This is an exhaustively researched and detailed account written in a way that draws the reader into de Kooning's struggle on a daily basis. For all of its 630 pages, it was a real page turner - I could hardly wait to see what was going to happen next.
It is a powerful tale of a childhood of poverty, neglect and abuse in Rotterdam, Holland, from which he escapes first by attending a traditional academy of art at night while working as a decorative artist, and second by stowing away on a freighter bound for America at the age of 22, where for years afterward he would be an illegal alien beset by the anxieties of that status. He spends a decade as a commercial artist in New York before deciding to devote himself entirely to his painting, a choice he makes in the depths of the Great Depression by quitting his day job. There follow two decades of obsessive and disciplined dedication to his painting in the face of self-doubt and grinding poverty with little recognition, capped by a year and a half struggle with just one painting, his disturbing and controversial Woman I. The following three decades of fame and fortune are overshadowed by more self-doubt, intermittent ridicule and dismissal at the hands of the art world, topped off with repeated bouts of catastrophic binge drinking.
Through it all, he remains stubbornly resistant to the siren call of the artistic fashions that he has created and repeatedly veers off track at the height of success to pursue yet another difficult vector. The tale is lubricated with a constant flow of beautiful and exotic women who are caught up in his spell but always (and often to their chagrin) remain subordinate to his painting. His modesty and generosity towards other artists are characteristics, I think, not usually seen in artists who compete and succeed at this level. The many artists who are his mentors, friends and acolytes include: Hans Hofmann, Franz Klein, Piet Mondrian, Jackson Pollack, Fairfield Porter, Robert Rauschenberg and Mark Rothko.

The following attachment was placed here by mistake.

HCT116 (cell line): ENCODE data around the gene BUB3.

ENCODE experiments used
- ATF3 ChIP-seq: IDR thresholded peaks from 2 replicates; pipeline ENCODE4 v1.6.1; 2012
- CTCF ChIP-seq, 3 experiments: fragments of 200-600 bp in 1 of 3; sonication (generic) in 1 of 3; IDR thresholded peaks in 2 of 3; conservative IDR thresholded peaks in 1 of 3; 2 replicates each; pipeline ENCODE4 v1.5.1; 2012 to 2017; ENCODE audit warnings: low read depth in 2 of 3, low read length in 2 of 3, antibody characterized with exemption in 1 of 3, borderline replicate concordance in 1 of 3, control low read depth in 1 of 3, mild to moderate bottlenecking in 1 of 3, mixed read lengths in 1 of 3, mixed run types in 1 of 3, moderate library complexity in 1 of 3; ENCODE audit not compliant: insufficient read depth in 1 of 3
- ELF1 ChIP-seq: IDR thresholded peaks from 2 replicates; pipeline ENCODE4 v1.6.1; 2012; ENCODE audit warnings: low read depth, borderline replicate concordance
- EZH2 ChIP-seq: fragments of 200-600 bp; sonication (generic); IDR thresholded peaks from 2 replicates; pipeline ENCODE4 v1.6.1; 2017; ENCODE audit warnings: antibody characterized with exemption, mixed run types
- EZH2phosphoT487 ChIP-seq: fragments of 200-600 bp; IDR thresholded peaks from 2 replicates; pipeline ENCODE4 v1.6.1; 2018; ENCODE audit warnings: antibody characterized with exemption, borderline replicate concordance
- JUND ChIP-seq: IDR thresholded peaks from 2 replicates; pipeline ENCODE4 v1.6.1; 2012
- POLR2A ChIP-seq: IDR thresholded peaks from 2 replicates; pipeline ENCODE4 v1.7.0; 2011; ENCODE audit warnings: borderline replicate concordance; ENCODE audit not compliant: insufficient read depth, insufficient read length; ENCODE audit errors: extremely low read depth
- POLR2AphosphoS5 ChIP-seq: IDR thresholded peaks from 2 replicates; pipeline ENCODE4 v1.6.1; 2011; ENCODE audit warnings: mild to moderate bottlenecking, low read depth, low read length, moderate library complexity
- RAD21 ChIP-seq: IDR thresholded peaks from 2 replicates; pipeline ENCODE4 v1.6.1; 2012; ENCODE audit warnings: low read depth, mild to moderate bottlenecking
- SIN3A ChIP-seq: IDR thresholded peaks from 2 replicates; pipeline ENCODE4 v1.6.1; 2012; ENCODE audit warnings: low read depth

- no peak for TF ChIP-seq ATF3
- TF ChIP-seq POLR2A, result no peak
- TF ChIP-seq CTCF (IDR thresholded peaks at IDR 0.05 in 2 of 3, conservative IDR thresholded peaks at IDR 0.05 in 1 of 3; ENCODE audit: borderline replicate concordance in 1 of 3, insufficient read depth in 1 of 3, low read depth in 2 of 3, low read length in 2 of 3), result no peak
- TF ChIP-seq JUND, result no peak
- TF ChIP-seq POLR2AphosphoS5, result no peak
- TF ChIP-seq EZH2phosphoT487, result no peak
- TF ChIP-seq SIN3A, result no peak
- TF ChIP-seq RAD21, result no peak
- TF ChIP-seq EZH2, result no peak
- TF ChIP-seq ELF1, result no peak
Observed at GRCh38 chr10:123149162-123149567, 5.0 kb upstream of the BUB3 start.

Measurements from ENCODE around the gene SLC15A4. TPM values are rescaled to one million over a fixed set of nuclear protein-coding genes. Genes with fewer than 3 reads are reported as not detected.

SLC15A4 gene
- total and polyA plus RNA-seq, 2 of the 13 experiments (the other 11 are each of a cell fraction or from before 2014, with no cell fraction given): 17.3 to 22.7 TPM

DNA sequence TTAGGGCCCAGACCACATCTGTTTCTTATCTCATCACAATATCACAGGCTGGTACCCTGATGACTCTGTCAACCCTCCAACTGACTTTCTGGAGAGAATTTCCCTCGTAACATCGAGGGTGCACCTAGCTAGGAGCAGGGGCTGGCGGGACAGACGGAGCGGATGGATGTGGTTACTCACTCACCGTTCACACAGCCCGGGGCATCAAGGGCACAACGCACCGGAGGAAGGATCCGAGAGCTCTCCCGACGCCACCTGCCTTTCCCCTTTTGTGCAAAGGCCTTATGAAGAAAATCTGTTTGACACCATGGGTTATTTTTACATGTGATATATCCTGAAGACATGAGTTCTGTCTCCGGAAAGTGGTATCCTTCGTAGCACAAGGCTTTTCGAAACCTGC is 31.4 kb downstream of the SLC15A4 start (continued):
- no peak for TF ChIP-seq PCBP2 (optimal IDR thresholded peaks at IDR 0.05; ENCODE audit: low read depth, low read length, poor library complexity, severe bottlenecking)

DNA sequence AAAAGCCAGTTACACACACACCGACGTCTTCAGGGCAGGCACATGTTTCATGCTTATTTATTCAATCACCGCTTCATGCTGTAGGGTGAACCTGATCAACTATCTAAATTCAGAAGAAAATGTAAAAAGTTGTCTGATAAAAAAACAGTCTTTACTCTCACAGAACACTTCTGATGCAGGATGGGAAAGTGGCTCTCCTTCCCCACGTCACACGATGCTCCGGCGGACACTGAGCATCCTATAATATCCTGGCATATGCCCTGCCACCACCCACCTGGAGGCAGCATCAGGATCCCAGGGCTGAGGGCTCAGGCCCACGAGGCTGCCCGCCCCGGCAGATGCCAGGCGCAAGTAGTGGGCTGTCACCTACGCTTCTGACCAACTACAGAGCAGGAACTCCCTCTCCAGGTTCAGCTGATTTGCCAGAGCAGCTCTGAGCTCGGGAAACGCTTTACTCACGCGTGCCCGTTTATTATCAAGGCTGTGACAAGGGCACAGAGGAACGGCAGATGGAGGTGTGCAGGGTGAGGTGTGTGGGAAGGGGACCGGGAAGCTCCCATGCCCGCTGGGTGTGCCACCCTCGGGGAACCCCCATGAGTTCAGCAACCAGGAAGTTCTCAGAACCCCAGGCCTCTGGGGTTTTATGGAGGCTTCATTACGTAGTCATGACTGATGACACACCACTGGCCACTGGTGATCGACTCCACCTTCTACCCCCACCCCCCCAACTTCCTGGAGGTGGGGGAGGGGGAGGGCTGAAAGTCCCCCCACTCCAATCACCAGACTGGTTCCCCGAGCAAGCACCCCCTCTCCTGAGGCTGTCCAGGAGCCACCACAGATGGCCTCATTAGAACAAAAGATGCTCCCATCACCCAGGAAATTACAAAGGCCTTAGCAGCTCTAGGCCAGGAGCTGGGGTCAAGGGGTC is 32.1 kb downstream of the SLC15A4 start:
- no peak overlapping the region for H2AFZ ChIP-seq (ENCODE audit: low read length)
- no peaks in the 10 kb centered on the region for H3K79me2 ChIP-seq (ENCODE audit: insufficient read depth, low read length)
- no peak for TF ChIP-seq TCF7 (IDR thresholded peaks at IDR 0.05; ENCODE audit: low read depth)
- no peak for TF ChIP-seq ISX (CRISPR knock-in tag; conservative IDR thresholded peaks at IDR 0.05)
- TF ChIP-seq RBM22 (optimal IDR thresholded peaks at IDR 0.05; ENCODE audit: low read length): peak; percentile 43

As he slips into the long decline of Alzheimer's toward the end of the 1970s, the story becomes increasingly tragi-comic, headlined by a shop-a-holic wife and his art dealer who are interested in keeping de Kooning isolated at his studio on Long Island (and his condition from the press) while encouraging him to continue painting at the highest output of his career (the $300,000 per painting price tag may be a factor here). They are aided in this by well meaning assistants who lay out his brushes, mix his paints, turn the canvases for him, and even start the drawings for his final paintings. The good guy in the white hat standing against these darker forces is his long-time lawyer and friend, himself succumbing to Parkinsons's. Included in this farce are forged signatures on de Kooning prints (the attorney in the white hat discovers this fraud and stops the presses) and a modified will, among other hijinks. More or less on the sidelines is his daughter (not by his wife) who is squeaking by on a $25,000 per month allowance (this is the early 80s when $25K is a lot of money). It is a race against time, but de Kooning does seem to float above the melee as he completes his last paintings in the late 1980s.
The soap opera briefly outlined in the foregoing paragraph notwithstanding, for anyone who doubts the artistic commitment of the Abstract Expressionists in general, and de Kooning in particular, this Pulitzer Prize winning biography promises to be a fascinating revelation; and for those who have themselves done battle with their own aesthetic demons, a real inspiration.